Historic bankruptcy: Brought low by the housing bust, spiraling pension obligations, and years of bad decisions, this Central Valley community of 292,000 is about to become the nation’s largest city to seek protection under the U.S. bankruptcy code. Three months of mandatory mediation failed to generate a deal with Stockton’s creditors, and the city this week stopped making bond payments. “Bankruptcy is a terrible option until it’s the only option,” said Marc Levinson, a lawyer representing the city. Since 2009, Stockton has trimmed some $90 million in spending and eliminated 25 percent of its police officers, 30 percent of its fire department, and 40 percent of other city employees. Experts cannot predict the extent of further cuts to jobs and pensions, but anxious residents have pleaded that retirees with illnesses be allowed to keep their health insurance. “We have to protect the most vulnerable among us,” said Gary Gillis, a retired fire chief.
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Wildfire evacuation: Thousands of residents fled their homes after a raging wildfire surged into the outskirts of Colorado’s second-largest city. Propelled by 65-mile-per-hour gusts of wind, the Waldo Canyon fire doubled in size in a single day this week, sending a curtain of flame up and over a ridge above the grounds of the U.S. Air Force Academy. Some 32,000 people were affected by evacuation orders. “It’s almost surreal,” said Colorado Gov. John Hickenlooper after flying over the fire. The growing blaze was considered the top priority for firefighters, but they were also battling wildfires in northern Colorado, Wyoming, Montana, New Mexico, and Utah, where the remains of a woman were found in an evacuated area. Derek Arndt of the National Climatic Data Center said the region was experiencing “a superheated spike on top of a decades-long warming trend.”
Monsignor convicted: In a landmark decision, a jury last week convicted a high-ranking official of the Roman Catholic Church of endangering children by covering up the crimes of child-abusing priests to protect the church’s reputation. It was the first conviction of a high-ranking church official in the Catholic pedophile scandal. Monsignor William Lynn, a deputy to deceased Cardinal Anthony Bevilacqua, had made a list of 37 priests credibly accused of child molestation, and jurors found him guilty of reassigning some of them to new parishes, where they then abused at least a dozen more children. District Attorney Seth Williams said that the conviction would “change the way business is done” in the church and other institutions. Lynn faces up to seven years in prison.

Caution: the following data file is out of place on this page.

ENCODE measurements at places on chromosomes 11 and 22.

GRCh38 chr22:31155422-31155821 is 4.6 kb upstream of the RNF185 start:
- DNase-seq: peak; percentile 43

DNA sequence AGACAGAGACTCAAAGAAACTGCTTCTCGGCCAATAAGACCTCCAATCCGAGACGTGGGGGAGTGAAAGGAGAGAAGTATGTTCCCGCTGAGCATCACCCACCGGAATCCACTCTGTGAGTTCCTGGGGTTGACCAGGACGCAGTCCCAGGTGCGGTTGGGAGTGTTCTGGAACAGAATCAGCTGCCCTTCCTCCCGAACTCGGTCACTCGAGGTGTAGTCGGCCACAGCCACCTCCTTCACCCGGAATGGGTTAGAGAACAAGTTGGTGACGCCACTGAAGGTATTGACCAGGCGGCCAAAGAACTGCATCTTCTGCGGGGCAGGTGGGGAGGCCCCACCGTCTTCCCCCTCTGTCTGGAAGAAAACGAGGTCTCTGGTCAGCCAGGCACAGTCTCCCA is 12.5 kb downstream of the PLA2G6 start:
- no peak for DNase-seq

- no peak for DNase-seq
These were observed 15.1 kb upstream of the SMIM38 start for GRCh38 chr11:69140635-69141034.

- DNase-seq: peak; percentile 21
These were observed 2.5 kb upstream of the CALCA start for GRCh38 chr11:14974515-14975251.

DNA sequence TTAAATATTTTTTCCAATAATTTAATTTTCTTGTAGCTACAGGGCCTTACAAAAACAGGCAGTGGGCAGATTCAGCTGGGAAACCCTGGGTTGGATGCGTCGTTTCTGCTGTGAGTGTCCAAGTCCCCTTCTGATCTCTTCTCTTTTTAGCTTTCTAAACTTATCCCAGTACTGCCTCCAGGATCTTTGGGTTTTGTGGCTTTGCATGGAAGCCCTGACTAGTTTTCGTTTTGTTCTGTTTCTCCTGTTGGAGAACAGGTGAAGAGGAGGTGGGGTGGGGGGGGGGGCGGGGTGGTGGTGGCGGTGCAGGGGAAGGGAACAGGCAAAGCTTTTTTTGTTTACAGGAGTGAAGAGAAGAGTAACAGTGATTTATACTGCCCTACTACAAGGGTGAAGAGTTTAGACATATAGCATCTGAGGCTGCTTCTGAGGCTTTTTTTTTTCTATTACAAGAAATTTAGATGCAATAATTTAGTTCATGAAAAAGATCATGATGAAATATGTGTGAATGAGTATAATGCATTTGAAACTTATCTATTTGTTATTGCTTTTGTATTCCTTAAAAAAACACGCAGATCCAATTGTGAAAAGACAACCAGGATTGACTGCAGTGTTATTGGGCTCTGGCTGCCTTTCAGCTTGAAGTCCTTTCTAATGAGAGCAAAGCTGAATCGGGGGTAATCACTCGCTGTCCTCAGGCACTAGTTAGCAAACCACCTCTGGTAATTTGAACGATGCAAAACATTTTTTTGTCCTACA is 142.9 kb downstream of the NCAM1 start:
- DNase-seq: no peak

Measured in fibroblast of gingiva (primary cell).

Juvenile life sentences: The Supreme Court this week barred states from imposing mandatory life sentences on teenagers convicted of murder, offering a chance for freedom to some 2,000 inmates serving no-parole jail terms. “Children are constitutionally different from adults for purposes of sentencing,” said Justice Elena Kagan, who wrote the court’s 5–4 majority opinion. Kagan allowed that life sentences should not be outlawed, but said that the harsh practice should be discouraged because of what the court and society have learned in recent cases “about children’s diminished culpability and heightened capacity for change.” Judges will now have discretion to weigh mitigating factors in a juvenile murder case, such as a prisoner’s background and age at the time of the offense, and any evidence of rehabilitation. Chief Justice John Roberts led the dissent, noting that these laws were passed by 28 state legislatures. “Perhaps science and policy suggest society should show greater mercy to young killers,” said Roberts, “but that is not our decision to make.”
Mary Cheney weds: Mary Cheney, the openly gay daughter of former Vice President Dick Cheney, married her longtime partner, Heather Poe, last week, in a very private, media-free ceremony. The couple, who have two children, were wed in the District of Columbia, but their marriage is not recognized in Virginia, where they maintain a home. The Cheneys are the most prominent Republican family to embrace same-sex marriage, and Christian Berle, deputy director of the Log Cabin Republicans, predicted Mary’s nuptials will have “long-standing impact” on the party’s acceptance of marriage equality. He said conservatives were gaining “a new perspective’’ due to Dick Cheney’s support of gay marriage, and former Republican National Committee Chairman Ken Mehlman’s coming out as a gay man. “I am certain Mary and Heather have not given one nanosecond of consideration to the electoral season or political impact of their recent union,” said GOP strategist and family friend Mary Matalin.
Zimmerman charges: George Zimmerman passed two police lie-detector tests the day after his fatal encounter with Trayvon Martin, but the investigating detective nonetheless recommended a charge of manslaughter, Sanford police said this week. Zimmerman, 28, who is charged with second-degree murder, never identified himself to the teen as a neighborhood-watch volunteer, said Detective Chris Serino, and jumped to a “faulty conclusion as to Martin’s purpose for being in the neighborhood,” thereby causing the fatal confrontation. The detective concluded, however, that Zimmerman’s account of the fight was accurate. Serino, 45, has since been reassigned to the overnight shift as a uniformed patrolman, a move that the Sanford P.D.’s David Morgenstern said was “not a demotion.” The Martin family said Serino “got demoted because he told the truth.”
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